Dickens is shockingly cruel to Mrs. Nickleby for still imagining herself desirable. But then he’s young when he writes cruelly of her, and latently furious with his mother, who Mrs. Nickleby is said to resemble. And like Austen, he doesn’t so much learn to play nice or blunt his edge as learn his kindness with time (this process becomes obvious when you consider Austen’s satiric juvenilia). It’s striking how kind Little Dorrit ultimately is to the character who serves to provide a parody of aged girlish affectations of unaffectedness. Dickens comes back to re-write Mrs. Nickleby and his former fiancé alike here, and to do better justice to them as a more mature man. He really gets the theatricality of performed gender, and doesn’t condemn it. I’m fairly confident in saying that Dickens is pretty mature about performance, especially feminised modes thereof, and sees no strong divide between it and The Real. (As a side-note, it’d be the worst hypocrisy for Dickens to come down against premeditation, theatricality and coquetry. Deprived of these, he would have neither career nor character-traits.)

This is of a piece with his general understanding of the performativity of marginal life: the charm-effort needed to survive for those who lack power, agency and resources. Uriah Heep probably expresses Dickens’ most brutal deconstruction of these social demands, and how we repudiate such shows with visceral dislike even while demanding their execution. Besides, not everyone ‘gets’ what Heep is doing and is made uncomfortable by his hypocritical fawning, as David is. This tactic serves Uriah well. We have the proof of this in his various ascensions. It’s almost impossible to divide Heep’s motives from his show cleanly, though these at times twist in opposite directions. Heep is one of Dickens’ most theatrical and pre-meditating characters (all his life is a play), and yet Dickens is fascinated by this manipulative creep: he always loves his grotesques more than his pantomime-pretty protagonists.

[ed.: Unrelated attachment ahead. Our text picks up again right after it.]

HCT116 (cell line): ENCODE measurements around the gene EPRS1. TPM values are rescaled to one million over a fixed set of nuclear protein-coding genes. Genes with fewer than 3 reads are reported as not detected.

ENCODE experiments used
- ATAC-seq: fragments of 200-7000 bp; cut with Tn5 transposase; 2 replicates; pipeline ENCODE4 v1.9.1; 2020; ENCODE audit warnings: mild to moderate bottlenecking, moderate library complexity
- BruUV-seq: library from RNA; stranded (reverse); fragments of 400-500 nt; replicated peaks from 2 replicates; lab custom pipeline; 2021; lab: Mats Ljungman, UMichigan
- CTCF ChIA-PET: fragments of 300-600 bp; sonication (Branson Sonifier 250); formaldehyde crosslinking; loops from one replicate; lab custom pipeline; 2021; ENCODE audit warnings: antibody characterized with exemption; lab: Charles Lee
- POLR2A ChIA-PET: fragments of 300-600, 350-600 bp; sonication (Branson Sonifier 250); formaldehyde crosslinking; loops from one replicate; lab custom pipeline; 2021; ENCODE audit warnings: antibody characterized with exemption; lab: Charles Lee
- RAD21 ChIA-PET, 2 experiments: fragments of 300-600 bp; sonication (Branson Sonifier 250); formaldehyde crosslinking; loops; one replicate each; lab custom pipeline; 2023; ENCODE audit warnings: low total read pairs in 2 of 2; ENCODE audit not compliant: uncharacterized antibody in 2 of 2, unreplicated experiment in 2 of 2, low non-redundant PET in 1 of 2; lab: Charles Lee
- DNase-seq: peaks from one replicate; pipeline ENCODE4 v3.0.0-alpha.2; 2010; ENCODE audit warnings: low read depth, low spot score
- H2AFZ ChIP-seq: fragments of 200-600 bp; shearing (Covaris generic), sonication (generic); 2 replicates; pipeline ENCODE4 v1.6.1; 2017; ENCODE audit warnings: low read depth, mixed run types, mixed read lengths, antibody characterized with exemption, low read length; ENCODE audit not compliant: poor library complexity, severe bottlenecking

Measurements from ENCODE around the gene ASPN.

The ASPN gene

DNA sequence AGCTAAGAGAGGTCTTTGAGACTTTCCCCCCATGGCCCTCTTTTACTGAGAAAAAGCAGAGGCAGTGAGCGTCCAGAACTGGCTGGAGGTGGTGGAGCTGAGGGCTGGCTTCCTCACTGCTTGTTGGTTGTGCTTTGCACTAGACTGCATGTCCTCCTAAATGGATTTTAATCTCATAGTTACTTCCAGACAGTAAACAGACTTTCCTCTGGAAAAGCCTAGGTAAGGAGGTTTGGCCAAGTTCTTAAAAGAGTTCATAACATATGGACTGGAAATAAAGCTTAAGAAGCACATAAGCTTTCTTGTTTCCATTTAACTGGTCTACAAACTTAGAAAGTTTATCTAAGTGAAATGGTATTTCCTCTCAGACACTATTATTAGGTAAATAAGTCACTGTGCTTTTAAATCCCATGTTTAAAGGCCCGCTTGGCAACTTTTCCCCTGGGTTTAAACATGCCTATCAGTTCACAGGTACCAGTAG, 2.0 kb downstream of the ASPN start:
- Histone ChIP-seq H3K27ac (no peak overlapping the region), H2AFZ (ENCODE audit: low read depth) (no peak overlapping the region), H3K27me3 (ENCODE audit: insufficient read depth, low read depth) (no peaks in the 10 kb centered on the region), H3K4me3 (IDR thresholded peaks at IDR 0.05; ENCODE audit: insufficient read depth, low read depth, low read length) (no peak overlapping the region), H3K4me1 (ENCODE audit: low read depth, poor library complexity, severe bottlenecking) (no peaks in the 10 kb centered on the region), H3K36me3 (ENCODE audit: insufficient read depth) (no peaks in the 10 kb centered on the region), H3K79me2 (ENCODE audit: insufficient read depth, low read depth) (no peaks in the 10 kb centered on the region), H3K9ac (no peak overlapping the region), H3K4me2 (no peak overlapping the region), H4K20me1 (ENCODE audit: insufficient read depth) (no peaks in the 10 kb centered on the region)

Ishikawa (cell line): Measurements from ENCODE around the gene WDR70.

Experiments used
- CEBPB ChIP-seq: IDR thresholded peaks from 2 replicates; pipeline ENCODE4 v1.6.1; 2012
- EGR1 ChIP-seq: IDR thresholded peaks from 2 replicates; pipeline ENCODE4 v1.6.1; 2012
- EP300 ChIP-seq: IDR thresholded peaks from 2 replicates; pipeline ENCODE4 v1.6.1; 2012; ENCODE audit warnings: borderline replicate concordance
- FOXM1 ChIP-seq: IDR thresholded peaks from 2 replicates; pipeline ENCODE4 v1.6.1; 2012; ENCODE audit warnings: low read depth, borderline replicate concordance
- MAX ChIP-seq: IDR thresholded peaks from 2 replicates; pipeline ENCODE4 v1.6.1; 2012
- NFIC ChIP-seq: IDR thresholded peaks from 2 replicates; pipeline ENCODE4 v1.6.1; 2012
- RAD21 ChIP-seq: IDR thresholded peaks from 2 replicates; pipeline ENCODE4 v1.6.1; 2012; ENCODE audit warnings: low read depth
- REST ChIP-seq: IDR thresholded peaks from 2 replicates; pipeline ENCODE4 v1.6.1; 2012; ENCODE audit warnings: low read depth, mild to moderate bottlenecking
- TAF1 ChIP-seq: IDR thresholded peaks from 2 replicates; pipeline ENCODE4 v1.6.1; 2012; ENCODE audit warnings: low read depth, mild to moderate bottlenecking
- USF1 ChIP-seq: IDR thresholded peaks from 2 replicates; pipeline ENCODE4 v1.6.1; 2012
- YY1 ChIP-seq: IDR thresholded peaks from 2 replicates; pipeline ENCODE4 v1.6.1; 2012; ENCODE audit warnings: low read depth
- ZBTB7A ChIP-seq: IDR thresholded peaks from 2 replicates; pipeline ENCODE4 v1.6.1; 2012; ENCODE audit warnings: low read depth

Concerns about performativity and authenticity also wind through John and Dot’s conflict. John wonders whether his wife’s affection and duty have just been shows to dupe him, or even efforts to convince herself that she’s happy when she isn’t. Performativity becomes reputation and chastity: Dot is seen doing something that is perhaps suspicious-looking, aiding in a disguise, and thus her own authenticity comes into question. Chastity and reputation are of course always domestic and public performances, even where underlying feelings of love and loyalty are their origin. I’m thinking a little of Paul Dombey Sr.’s ill-assorted second marriage. While his (decidedly unloving) wife Edith is still faithful to him (indeed she is never actually adulterous), it is insufficient for Dombey that she simply be so. She must come and dance at his party before his associates, like Esther’s predecessor, despite the fact that Edith prides herself on having never hitherto implied more feeling towards him than was actually in her.